PHILADELPHIA (AP) -- George W. Bush validated his presidential credentials in a keynote speech that exuded sincerity and vision, Alaska delegations to the Republican National Convention say.
The Texas governor accepted the GOP nomination Thursday night, pledging in his speech to provide strong leadership where he said the Clinton-Gore administration had failed in strengthening the military, improving education, protecting Social Security and Medicare.
Bush also took a clear anti-abortion stand, including support for a ban on partial-birth abortions, and promised to cut taxes.
The Alaska delegates said they were most impressed by Bush's sincerity.
''He hit on the issues that I care about,'' said delegate Chris Jay of Anchorage. ''It was direct, it was straightforward, it was honest.''
Rob Shipley, also from Anchorage, said he was impressed with Bush's emphasis on unity and thought the Texas governor did a masterful job of articulating a vision that should have appeal across the political spectrum.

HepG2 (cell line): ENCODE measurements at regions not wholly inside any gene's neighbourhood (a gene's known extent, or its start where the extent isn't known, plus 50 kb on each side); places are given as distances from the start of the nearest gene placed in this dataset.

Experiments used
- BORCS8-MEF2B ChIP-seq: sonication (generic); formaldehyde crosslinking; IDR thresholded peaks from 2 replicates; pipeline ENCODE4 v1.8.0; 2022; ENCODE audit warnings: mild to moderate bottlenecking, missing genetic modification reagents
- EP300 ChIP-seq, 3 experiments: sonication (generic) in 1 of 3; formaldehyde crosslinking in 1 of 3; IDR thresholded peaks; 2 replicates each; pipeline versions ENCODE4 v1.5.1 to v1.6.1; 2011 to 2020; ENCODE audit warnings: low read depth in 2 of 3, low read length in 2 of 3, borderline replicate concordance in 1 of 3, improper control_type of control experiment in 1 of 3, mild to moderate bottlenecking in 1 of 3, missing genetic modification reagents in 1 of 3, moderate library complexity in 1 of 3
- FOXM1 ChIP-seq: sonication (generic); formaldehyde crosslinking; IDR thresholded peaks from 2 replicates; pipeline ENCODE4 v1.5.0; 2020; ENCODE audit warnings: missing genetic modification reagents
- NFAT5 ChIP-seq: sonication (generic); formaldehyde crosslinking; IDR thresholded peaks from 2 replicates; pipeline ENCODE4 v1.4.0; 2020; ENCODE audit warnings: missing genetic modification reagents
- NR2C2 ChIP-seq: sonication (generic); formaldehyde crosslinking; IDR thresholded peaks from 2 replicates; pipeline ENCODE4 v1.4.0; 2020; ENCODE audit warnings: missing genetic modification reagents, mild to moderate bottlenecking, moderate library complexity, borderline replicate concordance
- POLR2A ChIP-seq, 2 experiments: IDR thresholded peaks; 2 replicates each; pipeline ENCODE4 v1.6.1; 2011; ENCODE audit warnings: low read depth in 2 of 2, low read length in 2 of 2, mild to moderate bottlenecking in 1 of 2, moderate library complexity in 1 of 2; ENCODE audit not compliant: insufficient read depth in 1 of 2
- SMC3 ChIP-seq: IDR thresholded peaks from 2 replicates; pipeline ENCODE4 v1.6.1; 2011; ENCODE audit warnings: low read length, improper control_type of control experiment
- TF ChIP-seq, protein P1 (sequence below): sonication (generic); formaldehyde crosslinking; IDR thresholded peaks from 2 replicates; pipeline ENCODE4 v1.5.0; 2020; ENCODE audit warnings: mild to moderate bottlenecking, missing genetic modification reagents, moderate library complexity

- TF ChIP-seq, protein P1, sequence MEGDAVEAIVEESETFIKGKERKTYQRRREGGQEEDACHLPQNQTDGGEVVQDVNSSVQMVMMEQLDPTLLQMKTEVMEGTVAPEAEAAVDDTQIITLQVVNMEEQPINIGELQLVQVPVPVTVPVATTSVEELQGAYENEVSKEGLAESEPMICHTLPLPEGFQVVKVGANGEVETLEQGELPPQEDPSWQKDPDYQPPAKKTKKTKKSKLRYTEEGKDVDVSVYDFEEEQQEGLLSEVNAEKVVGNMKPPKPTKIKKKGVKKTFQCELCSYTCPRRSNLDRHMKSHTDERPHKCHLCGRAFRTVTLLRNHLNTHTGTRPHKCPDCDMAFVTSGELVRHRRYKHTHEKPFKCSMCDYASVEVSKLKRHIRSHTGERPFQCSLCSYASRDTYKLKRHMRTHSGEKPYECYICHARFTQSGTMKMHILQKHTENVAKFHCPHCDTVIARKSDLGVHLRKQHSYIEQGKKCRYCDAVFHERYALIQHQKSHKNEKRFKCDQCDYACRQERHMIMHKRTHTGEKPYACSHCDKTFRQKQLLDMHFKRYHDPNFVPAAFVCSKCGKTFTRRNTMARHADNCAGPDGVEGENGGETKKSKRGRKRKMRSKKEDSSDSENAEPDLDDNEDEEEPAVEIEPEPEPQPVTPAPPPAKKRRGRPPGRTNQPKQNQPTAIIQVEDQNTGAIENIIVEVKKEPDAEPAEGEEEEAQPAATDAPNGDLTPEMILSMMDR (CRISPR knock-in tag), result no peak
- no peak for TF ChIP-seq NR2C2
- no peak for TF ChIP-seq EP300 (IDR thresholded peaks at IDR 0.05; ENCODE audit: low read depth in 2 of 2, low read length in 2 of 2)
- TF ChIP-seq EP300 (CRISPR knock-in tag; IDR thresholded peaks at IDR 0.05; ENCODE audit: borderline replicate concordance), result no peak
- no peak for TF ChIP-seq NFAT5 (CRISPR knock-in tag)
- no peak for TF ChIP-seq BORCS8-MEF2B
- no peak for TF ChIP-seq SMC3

''He's got a positive message. There's nothing phony about the way he presented what he believes in. He was very strong and positive, something that has been missing in the White House for eight years,'' Shipley said. ''He can present a can-do attitude and a spirit of cooperation to get things done.''
Bush painted himself as a Washington outsider unencumbered by the partisan wars that have marked many of the Clinton years.
''More than anything, I can go home and tell my family that the next president is someone that we can be proud of,'' said Debbie Joslyn from Delta Junction, Alaska's new national Republican committeewoman.
''I'm excited about having a president that I feel like I can trust. He hit on the major themes of the Republican party platform, and I just feel confidence that he believes the things he said,'' Joslyn said.
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